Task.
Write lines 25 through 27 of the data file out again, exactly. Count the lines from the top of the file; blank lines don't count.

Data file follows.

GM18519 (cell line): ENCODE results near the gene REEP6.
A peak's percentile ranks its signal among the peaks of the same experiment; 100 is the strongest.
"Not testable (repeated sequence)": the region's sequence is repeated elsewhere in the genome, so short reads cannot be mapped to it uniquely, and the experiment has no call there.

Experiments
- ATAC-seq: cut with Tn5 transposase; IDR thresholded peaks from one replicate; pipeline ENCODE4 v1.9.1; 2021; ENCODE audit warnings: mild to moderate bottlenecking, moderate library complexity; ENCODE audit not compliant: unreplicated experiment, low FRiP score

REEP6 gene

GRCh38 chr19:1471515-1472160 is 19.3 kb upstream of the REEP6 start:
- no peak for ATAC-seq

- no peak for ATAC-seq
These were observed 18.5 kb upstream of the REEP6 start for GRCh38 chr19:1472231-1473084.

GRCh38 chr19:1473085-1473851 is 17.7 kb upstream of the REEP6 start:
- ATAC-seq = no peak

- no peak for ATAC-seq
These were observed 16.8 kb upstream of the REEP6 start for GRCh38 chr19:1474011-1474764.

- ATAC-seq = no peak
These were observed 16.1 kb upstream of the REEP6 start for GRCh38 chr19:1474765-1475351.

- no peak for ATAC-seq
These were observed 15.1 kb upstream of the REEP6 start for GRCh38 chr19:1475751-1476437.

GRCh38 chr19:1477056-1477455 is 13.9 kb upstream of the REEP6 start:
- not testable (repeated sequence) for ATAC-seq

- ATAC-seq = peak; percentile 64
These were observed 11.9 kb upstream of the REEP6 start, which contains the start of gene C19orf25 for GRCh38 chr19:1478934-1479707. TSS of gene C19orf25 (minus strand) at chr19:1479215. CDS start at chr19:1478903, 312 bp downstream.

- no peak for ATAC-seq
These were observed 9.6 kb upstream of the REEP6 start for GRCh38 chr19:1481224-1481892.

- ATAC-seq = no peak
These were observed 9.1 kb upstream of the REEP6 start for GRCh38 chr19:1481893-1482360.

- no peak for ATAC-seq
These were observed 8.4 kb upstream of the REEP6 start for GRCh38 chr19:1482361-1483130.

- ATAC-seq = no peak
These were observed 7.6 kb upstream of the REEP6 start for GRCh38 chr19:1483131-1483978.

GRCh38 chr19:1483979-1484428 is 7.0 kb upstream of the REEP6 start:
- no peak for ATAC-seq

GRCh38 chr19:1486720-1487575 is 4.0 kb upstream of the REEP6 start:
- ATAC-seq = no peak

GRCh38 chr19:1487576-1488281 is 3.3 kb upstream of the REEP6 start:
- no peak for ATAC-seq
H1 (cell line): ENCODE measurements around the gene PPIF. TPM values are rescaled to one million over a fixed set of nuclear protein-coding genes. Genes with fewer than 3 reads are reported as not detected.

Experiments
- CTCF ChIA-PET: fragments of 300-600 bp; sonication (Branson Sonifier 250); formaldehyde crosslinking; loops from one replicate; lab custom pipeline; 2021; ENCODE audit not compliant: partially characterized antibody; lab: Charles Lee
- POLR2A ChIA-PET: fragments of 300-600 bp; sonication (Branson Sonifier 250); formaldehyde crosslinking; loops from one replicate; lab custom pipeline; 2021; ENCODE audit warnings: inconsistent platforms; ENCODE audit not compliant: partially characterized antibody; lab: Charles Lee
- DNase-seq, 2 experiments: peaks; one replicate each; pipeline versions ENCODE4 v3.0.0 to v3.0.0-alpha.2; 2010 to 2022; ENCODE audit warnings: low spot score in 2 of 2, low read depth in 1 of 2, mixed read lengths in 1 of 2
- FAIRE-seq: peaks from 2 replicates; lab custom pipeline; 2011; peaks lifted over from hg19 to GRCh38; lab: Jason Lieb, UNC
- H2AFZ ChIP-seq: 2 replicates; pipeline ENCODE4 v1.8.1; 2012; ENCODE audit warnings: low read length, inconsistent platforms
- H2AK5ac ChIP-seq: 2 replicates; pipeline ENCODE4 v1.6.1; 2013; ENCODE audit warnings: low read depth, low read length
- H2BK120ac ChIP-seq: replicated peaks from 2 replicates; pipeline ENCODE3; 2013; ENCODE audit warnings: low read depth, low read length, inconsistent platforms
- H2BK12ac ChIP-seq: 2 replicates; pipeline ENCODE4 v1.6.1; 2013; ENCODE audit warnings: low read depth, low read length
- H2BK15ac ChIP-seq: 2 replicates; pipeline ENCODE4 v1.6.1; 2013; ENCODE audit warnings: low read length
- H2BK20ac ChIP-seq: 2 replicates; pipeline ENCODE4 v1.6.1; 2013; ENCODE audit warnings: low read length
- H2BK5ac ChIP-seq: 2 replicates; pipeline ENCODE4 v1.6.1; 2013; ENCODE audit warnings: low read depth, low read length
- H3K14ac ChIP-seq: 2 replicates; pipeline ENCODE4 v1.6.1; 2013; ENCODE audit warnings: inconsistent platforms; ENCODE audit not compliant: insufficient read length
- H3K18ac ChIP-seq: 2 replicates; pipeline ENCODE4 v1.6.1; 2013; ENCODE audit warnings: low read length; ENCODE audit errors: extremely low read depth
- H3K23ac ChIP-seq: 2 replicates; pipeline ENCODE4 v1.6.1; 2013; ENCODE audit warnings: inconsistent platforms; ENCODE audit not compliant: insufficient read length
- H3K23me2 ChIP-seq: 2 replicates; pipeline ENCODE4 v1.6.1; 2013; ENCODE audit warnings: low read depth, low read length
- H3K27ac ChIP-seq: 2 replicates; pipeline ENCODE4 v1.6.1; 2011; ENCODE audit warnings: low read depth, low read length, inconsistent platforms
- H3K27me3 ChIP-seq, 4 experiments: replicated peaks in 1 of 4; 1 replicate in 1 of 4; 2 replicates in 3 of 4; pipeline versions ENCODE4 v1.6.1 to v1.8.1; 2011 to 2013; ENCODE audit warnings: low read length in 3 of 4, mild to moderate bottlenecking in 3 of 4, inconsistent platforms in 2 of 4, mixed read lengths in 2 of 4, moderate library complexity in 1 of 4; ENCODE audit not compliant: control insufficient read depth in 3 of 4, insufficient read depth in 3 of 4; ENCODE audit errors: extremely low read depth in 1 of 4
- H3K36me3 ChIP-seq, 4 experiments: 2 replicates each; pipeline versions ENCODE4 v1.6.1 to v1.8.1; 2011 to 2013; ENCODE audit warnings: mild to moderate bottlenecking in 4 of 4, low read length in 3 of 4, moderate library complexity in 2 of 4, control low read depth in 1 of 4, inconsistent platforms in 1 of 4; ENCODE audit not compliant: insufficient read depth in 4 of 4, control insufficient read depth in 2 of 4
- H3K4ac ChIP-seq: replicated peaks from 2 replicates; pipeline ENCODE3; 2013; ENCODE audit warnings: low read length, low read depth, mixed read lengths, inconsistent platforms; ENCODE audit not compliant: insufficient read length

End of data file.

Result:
- ATAC-seq = no peak
These were observed 9.1 kb upstream of the REEP6 start for GRCh38 chr19:1481893-1482360.

- no peak for ATAC-seq